BF: Going back to our brief, what were your initial thoughts on the matter and role of media platforms in the creation and dissemination of architecture?

 

SUPERSPATIAL: Well it was definitely interesting but also hard to grasp for two reasons. First of all, because of the scale to which it could potentially be expanded two and secondly because we are constantly surrounded by this environment. For these very two reasons it is however interesting for us to address the topic critically. Although at the beginning it seemed hard to understand how our practice was directly related to the internet, we soon realized that a lot of what we do and how we operate converges through the internet and media platforms, especially when it comes to sharing our work. When analyzing our tools of production, these are more experienced based and physical. We try to translate experiences which have particularly engaged us.

 

KOOZARCH: This is interesting in light our latest project as KooZA/rch, as you may know we are exhibiting #microtools at Alcova, a project developed in collaboration with (ab)Normal which reflects on the very physical tools though which we operate. Before the software and digital platforms what are those physical moments that you collect and which define our practice?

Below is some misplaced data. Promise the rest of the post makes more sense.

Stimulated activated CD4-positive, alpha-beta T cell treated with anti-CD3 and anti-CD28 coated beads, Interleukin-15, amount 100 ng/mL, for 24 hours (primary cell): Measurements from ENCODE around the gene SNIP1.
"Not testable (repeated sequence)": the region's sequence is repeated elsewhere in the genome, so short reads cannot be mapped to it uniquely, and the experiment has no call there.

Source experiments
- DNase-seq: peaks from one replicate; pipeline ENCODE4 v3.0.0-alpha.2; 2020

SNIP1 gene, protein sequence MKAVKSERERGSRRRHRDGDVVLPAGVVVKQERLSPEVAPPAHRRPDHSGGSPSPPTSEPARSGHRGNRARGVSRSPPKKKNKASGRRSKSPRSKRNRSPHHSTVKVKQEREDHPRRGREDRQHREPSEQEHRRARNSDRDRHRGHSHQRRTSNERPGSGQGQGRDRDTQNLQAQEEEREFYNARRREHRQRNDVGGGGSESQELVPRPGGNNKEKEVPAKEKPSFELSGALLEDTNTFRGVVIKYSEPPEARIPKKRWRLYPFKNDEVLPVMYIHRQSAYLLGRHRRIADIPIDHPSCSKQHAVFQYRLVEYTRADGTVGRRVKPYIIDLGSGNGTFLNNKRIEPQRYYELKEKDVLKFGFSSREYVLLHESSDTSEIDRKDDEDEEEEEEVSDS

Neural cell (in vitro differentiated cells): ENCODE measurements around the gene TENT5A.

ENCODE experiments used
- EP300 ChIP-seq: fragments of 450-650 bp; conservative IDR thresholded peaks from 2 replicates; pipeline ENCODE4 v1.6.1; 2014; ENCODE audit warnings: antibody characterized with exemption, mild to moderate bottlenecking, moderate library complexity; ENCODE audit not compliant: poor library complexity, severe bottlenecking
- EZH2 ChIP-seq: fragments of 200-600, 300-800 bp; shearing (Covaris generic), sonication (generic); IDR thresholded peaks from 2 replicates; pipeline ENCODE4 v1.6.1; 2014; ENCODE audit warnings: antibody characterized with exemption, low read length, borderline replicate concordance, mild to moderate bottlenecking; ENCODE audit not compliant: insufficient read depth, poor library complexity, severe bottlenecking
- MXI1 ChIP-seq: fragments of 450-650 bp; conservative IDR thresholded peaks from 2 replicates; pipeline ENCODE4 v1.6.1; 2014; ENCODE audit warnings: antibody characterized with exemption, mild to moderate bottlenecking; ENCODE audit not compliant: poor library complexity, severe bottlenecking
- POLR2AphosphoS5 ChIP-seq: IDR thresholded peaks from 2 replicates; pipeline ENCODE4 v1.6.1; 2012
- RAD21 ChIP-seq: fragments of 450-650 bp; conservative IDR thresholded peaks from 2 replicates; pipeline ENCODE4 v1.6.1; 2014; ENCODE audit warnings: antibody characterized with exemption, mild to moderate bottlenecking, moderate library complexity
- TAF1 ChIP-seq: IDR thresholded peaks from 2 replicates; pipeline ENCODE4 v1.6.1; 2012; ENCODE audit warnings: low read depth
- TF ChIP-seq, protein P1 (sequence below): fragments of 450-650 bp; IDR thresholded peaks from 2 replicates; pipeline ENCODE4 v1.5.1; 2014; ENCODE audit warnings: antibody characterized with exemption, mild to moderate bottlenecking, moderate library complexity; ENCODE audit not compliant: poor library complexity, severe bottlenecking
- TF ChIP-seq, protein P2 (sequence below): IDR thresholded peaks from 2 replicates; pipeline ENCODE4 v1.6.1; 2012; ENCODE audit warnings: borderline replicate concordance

SUPERSPATIAL:For us physical experience is always stronger. It’s much more effective for us the direct experience of a public space with a similar scale to the one we are studying, or the searching for a book in the library, etc etc.  And for us the experience of studying at Politecnico, with its library and amazing spaces, is something which has deeply affected us to the point that when looking for our new office we decided to look for a space which was close to it. Sometimes we can go to look for a book in the library, or even to just have a very inspiring look to the incredible space of patio.

 

KOOZARCH: This is interesting in relation to a conversation we had yesterday with Gabriele Leo of Plasticity, who mentioned how the level of connectivity we have nowadays enabled him and Grazia Mappa to return to Taranto and operate from there for a period of time. We were trying to discuss the importance of place in relation to production, the importance of living and working in a city like for example Milan.

 

BF: Although you all worked and studied abroad at certain moments in your lives you then decided to converge back to Milan, why so?

 

SUPERSPATIAL: Although we essentially can be anywhere thank to platforms as Skype and sometimes we think we could move to the countryside or to other places and to work remotely, then  we feel the importance of the physical relationship and the experience of the city. We feel that also the built environment and the events that surround us can change our projects, or even the food we eat (that contributed a lot in the decision of coming back to Italy). And then as a group we really need to be able to work around a table, talking, sketching and making together as a practice.